The United States said this week it is trying to promote a new type of trade, where Africa will add more value to its own raw materials, and that processed products — whether they are fruit juices or clothes — can go not only to the US duty free but also to the rest of the world.
Africa may have a wealth of natural resources but these are typically sold for a pittance, while finished products are sold at a massive profit internationally. In addition, African countries that attempt to export processed and manufactured products find themselves having to contend with additional duties.
Diamonds, for example, are shipped from Botswana to India for cutting and polishing and cotton is shipped from West African countries all over the world where it is made into textiles and clothes.
South Africa is one of the few countries in Sub-Saharan Africa that already has a wide variety of value-added products, like fridges, fruit juices, seafood and wines.
“Some other countries — while they accept your raw commodities duty free — as soon as you start adding value to it then the duties are put in place,” said Florizelle Liser, assistant US trade representative for Africa at a round-table discussion in Johannesburg this week.
Liser, who has extensive background in trade negotiations in Africa, has already met with South Africa’s business community, including producers of cars, chemicals and other products that are being exported to the US under the African Growth and Opportunity Act (AGOA). AGOA gives South Africa and other countries in the region duty-free entry into the United States for certain manufactured and processed goods.
South Africa and the US signed a bilateral agreement in April to establish a forum where a range of issues, including trade, could be discussed.
Last untapped market
Liser was in town to meet with government officials as well as the private sector.
“Many of us see Africa’s more than 680 000 000 people as the last untapped market,” she said.
“Part of the thing that we face now is making sure that American business has a good sense of the opportunities that are in Africa; that this is a new Africa, new leadership. A lot of countries have done excellent things and growth rates are relatively high,” said Liser.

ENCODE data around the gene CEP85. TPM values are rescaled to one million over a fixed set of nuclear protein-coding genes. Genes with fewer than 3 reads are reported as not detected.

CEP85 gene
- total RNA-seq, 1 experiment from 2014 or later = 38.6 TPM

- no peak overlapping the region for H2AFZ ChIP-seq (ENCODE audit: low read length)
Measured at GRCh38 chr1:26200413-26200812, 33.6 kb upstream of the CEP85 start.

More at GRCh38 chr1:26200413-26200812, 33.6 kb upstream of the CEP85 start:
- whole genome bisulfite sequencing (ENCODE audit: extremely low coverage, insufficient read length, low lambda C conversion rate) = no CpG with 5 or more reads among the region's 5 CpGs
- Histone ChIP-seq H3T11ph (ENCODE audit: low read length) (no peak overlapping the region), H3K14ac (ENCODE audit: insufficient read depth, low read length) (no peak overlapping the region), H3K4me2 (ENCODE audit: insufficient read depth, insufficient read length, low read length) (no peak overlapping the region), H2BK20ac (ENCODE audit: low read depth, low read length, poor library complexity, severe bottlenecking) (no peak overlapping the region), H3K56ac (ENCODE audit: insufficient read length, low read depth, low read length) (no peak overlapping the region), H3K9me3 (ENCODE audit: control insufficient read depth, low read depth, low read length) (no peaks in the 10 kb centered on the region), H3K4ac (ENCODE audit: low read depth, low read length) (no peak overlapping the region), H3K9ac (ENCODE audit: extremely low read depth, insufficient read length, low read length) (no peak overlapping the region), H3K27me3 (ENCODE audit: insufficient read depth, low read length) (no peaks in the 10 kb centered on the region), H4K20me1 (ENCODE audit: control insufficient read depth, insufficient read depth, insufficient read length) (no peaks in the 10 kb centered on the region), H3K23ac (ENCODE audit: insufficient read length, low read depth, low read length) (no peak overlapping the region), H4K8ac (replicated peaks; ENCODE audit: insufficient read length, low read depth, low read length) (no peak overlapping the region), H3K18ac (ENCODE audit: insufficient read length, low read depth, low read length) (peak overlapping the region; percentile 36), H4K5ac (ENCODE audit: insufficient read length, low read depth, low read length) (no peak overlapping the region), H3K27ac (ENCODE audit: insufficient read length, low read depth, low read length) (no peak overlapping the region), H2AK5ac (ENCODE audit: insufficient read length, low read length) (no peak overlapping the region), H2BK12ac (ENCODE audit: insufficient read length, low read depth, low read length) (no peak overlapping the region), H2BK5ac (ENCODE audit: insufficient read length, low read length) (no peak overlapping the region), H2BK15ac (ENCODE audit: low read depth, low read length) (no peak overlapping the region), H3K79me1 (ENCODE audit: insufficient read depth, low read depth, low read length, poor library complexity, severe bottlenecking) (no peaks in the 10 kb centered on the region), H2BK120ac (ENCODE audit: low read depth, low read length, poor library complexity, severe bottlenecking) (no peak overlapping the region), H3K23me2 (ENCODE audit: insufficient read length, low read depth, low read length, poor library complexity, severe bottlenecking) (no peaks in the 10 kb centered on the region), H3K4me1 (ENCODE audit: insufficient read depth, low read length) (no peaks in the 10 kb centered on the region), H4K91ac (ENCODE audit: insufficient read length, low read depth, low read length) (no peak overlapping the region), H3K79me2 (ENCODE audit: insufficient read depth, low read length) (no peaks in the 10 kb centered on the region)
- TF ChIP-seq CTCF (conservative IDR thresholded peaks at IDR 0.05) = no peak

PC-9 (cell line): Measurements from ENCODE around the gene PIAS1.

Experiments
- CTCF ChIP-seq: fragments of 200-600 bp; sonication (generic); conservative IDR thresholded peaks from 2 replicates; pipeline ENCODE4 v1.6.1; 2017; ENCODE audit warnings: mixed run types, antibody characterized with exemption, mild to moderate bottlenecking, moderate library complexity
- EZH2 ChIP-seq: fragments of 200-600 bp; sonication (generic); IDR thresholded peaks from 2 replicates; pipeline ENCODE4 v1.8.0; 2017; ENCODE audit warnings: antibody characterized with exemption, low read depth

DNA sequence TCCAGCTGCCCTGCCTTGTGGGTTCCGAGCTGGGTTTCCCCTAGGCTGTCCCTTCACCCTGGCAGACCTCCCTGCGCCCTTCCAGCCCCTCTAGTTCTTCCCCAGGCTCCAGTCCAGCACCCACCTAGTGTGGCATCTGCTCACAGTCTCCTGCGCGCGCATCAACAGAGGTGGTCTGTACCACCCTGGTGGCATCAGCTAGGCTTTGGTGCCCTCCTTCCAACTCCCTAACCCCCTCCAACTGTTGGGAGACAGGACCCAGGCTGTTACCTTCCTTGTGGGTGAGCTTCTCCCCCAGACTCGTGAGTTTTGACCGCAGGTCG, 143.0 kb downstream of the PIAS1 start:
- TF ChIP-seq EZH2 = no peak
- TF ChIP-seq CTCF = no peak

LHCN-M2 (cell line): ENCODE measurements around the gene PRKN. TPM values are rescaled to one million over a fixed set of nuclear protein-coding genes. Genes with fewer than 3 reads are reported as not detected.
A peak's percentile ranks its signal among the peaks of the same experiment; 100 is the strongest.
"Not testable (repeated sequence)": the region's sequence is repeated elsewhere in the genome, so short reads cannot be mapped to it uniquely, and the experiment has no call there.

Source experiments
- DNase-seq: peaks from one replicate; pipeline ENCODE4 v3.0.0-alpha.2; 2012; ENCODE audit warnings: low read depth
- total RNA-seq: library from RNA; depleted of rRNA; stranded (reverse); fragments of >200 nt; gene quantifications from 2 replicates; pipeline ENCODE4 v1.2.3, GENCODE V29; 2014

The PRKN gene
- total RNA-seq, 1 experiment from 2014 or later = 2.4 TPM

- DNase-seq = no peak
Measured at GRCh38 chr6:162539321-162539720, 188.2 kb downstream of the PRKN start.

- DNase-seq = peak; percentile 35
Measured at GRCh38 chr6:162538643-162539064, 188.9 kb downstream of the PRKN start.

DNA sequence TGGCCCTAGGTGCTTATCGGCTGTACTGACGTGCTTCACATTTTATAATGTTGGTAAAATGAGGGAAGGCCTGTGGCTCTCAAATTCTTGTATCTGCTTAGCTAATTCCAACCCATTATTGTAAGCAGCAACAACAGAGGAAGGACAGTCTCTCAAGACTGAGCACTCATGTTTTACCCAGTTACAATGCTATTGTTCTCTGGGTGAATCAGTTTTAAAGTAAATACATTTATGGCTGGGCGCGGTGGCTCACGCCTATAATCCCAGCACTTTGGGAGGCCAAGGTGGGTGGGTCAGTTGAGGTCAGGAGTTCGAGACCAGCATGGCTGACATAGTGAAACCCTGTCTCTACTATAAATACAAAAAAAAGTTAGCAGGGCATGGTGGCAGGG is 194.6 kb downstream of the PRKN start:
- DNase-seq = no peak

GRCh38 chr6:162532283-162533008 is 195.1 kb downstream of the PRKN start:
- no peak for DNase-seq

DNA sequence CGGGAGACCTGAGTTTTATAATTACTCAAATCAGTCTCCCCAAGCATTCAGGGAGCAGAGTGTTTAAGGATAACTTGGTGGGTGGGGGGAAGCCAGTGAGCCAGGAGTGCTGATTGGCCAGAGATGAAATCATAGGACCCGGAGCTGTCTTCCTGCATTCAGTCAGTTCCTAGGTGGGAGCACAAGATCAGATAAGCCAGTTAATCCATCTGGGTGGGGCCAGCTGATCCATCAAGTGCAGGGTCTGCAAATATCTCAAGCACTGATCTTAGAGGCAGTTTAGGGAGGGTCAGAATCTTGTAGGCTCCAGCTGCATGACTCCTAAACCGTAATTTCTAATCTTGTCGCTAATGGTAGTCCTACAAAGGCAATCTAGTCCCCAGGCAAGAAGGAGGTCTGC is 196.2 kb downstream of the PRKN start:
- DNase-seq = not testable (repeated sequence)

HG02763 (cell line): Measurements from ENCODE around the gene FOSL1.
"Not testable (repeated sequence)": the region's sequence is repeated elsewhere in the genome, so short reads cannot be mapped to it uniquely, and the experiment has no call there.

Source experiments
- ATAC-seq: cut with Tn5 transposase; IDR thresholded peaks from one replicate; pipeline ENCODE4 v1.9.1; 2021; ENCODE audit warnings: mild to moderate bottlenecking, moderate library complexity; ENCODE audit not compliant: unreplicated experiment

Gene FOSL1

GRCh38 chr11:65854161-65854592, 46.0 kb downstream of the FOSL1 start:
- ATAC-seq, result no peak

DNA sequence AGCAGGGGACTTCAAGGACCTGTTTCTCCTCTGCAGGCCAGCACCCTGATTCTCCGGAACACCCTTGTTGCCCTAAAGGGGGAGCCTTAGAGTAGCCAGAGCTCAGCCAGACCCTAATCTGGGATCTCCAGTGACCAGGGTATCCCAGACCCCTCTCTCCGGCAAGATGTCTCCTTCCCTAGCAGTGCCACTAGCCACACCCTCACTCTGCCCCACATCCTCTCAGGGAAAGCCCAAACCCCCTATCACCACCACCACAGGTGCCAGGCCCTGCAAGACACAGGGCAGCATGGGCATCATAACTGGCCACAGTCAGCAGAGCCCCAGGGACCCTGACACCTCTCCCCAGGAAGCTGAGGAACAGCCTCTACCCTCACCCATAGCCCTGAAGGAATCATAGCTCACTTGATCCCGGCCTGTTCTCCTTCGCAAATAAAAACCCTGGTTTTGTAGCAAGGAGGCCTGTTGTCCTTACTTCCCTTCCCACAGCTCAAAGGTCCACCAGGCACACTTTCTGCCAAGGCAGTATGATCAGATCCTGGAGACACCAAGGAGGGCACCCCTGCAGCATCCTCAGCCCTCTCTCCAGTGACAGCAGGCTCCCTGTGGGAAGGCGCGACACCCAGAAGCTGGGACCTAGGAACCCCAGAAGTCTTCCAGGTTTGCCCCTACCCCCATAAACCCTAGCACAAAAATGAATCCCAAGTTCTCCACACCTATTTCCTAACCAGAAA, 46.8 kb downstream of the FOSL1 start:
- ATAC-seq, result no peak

According to an International Monetary Fund report on the regional economic outlook of Sub-Saharan Africa, the global economic slowdown in the region was very brief, with output projected to expand by 4,75% in 2010, compared to 2% in 2009.
According to the report, the “brevity of the slowdown owes much to the relative strength of the region’s economies heading into 2008–09, the expansionary macroeconomic stance then adopted by most countries, and the relatively quick recovery in global economic activity”.
Liser acknowledged that there were attitudes that still need to be changed.
“In general, US investors have traditionally been a little wary of Africa and we are working closely with the US Chamber of Commerce to dispel some of these negative views and to make sure that US business is aware of that,” said Liser.
“South Africa is the United States of America’s largest non-oil trade partner in Africa.”
There are about 600 companies of the US already operating in South Africa according to Scott Eisner, the executive director of the Africa Business Initiative at the US Chamber of Commerce.
Eisner, who accompanied Liser on the trip, said he saw a lot of potential in South Africa, “especially with the World Cup coming”.
In 2009, the chamber launched the initiative, which works with members to understand what their investment targets are.
“When we look at the African continent and investment, our view is very long; we don’t take a short-sighted view. You will see that with the Johnson & Johnson’s and Coca-Cola’s they have been here [in South Africa] for over 50 years,” Eisner said.
Coca-Cola hires about 60 000 Africans across the continent, he said.
Incidentally, Americans have bought 120 000 World Cup tickets, according to the consulate, the highest number of World Cup tickets bought by a country so far.
“What we are looking to achieve is expanding new opportunities for American companies and finding partners for American businesses on the continent,” said Eisner.
Liser said the US still acknowledged the World Trade Organisation talks in Doha as an important tool for expanding global trade and for opening markets for all countries, including South Africa.
“We believe that South Africa has a huge stake and we are looking forward to South Africa playing a constructive role in helping us move Doha forward,” she said.